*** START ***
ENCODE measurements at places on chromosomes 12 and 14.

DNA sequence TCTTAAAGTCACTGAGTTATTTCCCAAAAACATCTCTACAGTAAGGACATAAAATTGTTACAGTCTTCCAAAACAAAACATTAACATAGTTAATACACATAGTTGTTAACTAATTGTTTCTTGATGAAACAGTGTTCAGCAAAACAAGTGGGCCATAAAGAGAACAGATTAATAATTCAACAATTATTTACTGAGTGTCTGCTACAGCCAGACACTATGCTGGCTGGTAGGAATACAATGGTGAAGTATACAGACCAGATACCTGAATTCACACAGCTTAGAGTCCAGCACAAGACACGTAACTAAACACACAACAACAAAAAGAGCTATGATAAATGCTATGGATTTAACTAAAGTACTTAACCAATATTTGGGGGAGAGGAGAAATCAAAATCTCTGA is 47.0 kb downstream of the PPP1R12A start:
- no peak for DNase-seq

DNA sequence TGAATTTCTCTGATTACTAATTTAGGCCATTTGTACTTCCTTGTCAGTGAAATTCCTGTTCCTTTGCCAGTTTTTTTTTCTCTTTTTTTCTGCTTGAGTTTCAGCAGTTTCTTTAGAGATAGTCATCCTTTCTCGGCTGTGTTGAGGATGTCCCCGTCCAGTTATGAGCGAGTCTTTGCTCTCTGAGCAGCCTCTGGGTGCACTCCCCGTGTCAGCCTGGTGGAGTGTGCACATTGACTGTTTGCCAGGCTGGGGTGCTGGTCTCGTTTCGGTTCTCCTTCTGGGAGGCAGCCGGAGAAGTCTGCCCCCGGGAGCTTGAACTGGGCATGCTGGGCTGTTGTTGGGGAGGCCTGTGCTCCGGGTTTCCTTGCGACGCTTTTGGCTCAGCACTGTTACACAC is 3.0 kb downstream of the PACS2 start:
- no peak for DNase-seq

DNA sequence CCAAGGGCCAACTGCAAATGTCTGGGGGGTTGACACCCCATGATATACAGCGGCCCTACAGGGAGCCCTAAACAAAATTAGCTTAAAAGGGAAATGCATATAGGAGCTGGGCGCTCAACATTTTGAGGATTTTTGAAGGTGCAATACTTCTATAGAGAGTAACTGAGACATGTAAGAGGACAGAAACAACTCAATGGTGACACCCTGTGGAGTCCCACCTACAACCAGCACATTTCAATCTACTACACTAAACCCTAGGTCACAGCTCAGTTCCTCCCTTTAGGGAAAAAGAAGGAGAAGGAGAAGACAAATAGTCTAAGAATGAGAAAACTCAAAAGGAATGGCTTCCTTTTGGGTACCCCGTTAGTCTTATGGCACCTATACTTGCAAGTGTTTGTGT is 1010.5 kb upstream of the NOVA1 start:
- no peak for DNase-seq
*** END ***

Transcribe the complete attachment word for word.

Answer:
ENCODE measurements at places on chromosomes 12 and 14.

DNA sequence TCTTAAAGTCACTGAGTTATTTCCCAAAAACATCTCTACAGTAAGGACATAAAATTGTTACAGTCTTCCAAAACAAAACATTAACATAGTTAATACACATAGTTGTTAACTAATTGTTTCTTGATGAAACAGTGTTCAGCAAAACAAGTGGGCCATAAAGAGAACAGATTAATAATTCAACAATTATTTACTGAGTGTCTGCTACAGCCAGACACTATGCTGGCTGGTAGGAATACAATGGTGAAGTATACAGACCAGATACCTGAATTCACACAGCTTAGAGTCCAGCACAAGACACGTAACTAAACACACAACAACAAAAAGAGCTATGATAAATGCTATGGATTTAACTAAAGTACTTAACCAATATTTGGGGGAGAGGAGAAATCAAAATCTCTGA is 47.0 kb downstream of the PPP1R12A start:
- no peak for DNase-seq

DNA sequence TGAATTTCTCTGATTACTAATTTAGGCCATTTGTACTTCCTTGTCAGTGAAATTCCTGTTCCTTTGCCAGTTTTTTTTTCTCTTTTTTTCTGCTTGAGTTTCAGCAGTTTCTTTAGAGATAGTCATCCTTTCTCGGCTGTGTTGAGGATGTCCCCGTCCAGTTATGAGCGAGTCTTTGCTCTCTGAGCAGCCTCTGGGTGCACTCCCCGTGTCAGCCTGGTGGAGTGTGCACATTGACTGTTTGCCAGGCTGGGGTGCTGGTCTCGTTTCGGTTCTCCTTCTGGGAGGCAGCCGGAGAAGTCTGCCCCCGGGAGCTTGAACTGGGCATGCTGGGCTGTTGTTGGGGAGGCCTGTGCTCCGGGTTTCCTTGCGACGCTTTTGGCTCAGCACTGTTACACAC is 3.0 kb downstream of the PACS2 start:
- no peak for DNase-seq

DNA sequence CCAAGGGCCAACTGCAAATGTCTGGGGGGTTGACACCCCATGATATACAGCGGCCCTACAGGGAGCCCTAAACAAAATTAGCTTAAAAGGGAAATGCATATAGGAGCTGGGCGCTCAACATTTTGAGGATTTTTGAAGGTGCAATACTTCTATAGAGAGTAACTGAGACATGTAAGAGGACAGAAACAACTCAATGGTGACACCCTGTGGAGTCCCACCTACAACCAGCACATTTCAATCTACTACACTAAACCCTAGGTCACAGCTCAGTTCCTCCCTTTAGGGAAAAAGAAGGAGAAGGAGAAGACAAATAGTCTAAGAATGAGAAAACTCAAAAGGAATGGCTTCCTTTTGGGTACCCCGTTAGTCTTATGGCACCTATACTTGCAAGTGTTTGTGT is 1010.5 kb upstream of the NOVA1 start:
- no peak for DNase-seq